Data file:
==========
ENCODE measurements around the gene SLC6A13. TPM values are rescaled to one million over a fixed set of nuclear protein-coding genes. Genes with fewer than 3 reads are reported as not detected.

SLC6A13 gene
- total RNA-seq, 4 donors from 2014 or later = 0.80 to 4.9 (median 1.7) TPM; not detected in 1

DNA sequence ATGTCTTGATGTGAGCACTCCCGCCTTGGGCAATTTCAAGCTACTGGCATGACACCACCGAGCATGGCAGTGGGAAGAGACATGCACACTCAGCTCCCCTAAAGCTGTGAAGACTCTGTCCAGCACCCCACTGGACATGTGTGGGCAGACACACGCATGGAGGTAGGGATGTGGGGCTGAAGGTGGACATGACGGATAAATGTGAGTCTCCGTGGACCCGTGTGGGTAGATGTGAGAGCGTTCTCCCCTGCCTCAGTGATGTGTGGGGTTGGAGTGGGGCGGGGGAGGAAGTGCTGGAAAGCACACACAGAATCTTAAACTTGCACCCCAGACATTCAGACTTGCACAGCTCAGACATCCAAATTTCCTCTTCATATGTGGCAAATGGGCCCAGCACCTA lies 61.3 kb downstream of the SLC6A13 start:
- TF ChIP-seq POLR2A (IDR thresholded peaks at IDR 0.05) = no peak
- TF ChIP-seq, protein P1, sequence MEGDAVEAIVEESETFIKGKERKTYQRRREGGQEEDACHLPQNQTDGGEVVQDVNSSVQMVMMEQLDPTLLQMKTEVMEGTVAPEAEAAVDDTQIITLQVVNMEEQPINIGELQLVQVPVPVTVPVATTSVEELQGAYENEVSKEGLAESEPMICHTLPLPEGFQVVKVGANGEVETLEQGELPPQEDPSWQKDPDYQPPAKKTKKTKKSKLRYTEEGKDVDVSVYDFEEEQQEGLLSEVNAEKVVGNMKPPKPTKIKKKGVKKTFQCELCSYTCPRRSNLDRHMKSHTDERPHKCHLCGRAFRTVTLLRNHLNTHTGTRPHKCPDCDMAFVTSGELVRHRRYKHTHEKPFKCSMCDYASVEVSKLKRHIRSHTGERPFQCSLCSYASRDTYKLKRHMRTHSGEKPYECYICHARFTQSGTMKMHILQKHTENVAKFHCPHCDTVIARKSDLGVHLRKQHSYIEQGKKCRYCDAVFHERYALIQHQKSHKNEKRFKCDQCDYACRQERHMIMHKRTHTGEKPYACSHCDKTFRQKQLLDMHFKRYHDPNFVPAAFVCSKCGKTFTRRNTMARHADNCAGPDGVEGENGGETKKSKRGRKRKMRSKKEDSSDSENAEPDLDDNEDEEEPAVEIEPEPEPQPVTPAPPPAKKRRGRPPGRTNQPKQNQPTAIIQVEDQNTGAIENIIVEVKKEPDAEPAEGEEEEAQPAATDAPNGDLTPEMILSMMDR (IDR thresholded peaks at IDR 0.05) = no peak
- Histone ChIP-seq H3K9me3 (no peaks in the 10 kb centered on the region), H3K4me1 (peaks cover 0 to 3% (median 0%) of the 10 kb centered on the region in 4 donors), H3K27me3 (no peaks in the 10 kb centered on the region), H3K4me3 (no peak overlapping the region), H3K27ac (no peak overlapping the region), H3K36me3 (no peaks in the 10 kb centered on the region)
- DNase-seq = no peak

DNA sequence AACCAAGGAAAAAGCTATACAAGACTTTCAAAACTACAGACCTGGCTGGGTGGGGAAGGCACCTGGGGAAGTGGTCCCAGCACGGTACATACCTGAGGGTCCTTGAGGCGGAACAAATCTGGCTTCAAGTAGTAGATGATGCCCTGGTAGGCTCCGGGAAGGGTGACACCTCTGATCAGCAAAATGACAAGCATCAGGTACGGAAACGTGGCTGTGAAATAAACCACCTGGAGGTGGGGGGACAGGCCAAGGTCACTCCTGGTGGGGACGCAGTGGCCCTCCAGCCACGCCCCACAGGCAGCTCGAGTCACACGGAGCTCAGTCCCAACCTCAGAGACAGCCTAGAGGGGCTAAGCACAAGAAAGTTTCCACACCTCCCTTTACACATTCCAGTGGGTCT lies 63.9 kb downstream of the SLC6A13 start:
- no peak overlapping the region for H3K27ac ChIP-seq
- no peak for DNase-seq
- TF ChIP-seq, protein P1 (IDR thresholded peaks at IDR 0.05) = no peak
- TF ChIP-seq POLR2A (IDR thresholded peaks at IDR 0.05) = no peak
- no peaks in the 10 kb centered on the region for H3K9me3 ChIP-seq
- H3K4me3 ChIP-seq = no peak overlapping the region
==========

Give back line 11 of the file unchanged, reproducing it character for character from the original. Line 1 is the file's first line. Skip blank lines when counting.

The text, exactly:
- no peak for DNase-seq